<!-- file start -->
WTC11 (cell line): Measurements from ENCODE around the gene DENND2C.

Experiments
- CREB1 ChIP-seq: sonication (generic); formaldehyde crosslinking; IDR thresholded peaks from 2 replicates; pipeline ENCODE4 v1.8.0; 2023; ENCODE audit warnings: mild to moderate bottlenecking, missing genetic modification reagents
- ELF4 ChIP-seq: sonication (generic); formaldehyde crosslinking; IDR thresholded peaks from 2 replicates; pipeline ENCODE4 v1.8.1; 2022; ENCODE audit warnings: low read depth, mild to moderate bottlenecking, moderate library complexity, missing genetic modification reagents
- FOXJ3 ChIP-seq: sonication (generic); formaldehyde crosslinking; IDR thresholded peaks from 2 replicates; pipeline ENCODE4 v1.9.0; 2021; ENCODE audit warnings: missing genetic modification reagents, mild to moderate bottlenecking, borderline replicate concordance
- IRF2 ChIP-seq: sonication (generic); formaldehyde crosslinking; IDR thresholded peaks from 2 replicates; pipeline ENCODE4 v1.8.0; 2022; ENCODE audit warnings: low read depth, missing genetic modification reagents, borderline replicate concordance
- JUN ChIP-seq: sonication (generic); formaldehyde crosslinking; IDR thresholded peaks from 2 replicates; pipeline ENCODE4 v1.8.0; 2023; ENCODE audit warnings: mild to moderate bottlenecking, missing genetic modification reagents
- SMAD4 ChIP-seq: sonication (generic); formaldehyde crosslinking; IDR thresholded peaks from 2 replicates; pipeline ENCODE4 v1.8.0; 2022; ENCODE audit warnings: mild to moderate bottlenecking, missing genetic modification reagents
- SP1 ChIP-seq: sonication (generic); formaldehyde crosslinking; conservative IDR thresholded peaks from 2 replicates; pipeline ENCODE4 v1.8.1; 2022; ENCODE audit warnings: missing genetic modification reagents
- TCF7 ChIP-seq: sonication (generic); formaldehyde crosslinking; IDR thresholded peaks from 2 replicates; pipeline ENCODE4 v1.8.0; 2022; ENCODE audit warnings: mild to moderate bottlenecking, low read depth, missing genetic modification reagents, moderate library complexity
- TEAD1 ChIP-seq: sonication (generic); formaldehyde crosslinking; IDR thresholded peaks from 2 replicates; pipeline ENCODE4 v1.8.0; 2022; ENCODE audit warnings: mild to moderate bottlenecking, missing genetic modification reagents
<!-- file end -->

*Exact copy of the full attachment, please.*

WTC11 (cell line): Measurements from ENCODE around the gene DENND2C.

Experiments
- CREB1 ChIP-seq: sonication (generic); formaldehyde crosslinking; IDR thresholded peaks from 2 replicates; pipeline ENCODE4 v1.8.0; 2023; ENCODE audit warnings: mild to moderate bottlenecking, missing genetic modification reagents
- ELF4 ChIP-seq: sonication (generic); formaldehyde crosslinking; IDR thresholded peaks from 2 replicates; pipeline ENCODE4 v1.8.1; 2022; ENCODE audit warnings: low read depth, mild to moderate bottlenecking, moderate library complexity, missing genetic modification reagents
- FOXJ3 ChIP-seq: sonication (generic); formaldehyde crosslinking; IDR thresholded peaks from 2 replicates; pipeline ENCODE4 v1.9.0; 2021; ENCODE audit warnings: missing genetic modification reagents, mild to moderate bottlenecking, borderline replicate concordance
- IRF2 ChIP-seq: sonication (generic); formaldehyde crosslinking; IDR thresholded peaks from 2 replicates; pipeline ENCODE4 v1.8.0; 2022; ENCODE audit warnings: low read depth, missing genetic modification reagents, borderline replicate concordance
- JUN ChIP-seq: sonication (generic); formaldehyde crosslinking; IDR thresholded peaks from 2 replicates; pipeline ENCODE4 v1.8.0; 2023; ENCODE audit warnings: mild to moderate bottlenecking, missing genetic modification reagents
- SMAD4 ChIP-seq: sonication (generic); formaldehyde crosslinking; IDR thresholded peaks from 2 replicates; pipeline ENCODE4 v1.8.0; 2022; ENCODE audit warnings: mild to moderate bottlenecking, missing genetic modification reagents
- SP1 ChIP-seq: sonication (generic); formaldehyde crosslinking; conservative IDR thresholded peaks from 2 replicates; pipeline ENCODE4 v1.8.1; 2022; ENCODE audit warnings: missing genetic modification reagents
- TCF7 ChIP-seq: sonication (generic); formaldehyde crosslinking; IDR thresholded peaks from 2 replicates; pipeline ENCODE4 v1.8.0; 2022; ENCODE audit warnings: mild to moderate bottlenecking, low read depth, missing genetic modification reagents, moderate library complexity
- TEAD1 ChIP-seq: sonication (generic); formaldehyde crosslinking; IDR thresholded peaks from 2 replicates; pipeline ENCODE4 v1.8.0; 2022; ENCODE audit warnings: mild to moderate bottlenecking, missing genetic modification reagents